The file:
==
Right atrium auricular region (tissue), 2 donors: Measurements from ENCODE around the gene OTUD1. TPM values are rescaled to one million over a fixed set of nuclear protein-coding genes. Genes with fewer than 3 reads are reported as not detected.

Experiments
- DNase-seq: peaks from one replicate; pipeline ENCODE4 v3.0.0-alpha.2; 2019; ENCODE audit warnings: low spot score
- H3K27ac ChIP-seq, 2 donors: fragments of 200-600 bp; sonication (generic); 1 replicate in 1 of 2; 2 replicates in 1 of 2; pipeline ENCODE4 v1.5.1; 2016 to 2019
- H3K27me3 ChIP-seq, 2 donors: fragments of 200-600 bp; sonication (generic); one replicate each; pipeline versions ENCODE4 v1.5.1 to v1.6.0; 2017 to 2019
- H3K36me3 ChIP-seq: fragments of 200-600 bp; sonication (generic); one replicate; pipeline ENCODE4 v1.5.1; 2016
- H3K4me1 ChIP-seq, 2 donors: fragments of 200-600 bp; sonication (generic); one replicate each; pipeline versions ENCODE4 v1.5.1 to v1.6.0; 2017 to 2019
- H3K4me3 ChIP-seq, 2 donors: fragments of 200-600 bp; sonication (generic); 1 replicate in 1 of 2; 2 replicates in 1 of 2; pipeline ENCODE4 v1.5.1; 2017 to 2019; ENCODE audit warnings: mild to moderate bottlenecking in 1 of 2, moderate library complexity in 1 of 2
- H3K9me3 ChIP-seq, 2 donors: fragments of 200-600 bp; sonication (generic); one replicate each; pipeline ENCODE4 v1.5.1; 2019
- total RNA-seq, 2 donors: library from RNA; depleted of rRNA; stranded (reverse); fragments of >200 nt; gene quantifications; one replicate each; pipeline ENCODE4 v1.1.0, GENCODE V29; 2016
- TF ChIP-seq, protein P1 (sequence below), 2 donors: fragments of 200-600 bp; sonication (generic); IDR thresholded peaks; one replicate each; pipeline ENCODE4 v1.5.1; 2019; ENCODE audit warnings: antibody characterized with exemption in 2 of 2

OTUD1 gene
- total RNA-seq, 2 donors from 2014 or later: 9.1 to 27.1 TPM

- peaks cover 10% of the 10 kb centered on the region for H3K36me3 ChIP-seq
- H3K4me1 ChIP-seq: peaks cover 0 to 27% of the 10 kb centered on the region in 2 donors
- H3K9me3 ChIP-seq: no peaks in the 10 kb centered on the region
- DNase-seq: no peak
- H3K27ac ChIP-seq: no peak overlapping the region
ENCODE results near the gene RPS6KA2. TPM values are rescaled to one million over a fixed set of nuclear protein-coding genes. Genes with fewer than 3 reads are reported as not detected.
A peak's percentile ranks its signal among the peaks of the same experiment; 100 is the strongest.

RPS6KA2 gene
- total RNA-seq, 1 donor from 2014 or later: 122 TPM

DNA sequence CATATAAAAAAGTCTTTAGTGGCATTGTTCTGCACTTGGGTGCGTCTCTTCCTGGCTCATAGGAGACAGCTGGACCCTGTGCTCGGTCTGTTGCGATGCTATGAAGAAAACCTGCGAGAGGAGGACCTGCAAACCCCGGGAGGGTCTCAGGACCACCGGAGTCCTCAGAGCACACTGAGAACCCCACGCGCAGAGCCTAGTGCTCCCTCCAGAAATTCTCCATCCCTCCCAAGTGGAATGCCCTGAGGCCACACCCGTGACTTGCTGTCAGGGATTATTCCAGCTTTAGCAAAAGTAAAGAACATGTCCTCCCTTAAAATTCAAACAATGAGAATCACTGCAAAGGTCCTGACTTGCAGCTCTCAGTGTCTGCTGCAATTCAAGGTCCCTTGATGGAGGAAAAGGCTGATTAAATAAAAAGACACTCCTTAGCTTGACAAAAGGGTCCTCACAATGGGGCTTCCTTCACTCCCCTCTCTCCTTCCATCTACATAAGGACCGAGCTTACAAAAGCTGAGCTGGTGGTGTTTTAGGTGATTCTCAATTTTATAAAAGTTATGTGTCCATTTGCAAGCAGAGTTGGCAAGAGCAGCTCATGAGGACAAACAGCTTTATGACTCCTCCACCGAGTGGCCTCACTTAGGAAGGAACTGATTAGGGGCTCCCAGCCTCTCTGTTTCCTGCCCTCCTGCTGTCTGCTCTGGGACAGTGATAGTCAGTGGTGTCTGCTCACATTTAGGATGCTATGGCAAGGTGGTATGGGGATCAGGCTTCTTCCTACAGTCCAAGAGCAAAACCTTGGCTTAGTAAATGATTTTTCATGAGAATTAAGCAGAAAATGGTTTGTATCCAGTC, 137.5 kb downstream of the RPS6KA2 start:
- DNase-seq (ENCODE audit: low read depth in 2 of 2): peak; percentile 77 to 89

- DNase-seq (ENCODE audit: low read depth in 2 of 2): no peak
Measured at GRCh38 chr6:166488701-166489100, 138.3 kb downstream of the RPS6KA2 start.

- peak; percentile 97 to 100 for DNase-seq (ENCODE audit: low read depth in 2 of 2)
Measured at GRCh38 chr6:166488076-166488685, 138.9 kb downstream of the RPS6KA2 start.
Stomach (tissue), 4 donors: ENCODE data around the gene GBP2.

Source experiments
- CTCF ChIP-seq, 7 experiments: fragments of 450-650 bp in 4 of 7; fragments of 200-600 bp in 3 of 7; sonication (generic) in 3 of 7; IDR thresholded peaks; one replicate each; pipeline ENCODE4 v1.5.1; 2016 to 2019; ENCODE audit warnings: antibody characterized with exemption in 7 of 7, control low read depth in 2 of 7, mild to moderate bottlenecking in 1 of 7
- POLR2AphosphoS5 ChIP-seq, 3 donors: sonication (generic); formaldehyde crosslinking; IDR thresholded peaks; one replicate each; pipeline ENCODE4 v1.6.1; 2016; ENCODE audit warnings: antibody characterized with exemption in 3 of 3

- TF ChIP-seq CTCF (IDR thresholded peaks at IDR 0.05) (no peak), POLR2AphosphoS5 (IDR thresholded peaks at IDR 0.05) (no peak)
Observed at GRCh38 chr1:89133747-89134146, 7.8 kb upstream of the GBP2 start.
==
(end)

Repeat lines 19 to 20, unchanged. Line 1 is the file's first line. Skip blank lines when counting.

ENCODE results near the gene RPS6KA2. TPM values are rescaled to one million over a fixed set of nuclear protein-coding genes. Genes with fewer than 3 reads are reported as not detected.
A peak's percentile ranks its signal among the peaks of the same experiment; 100 is the strongest.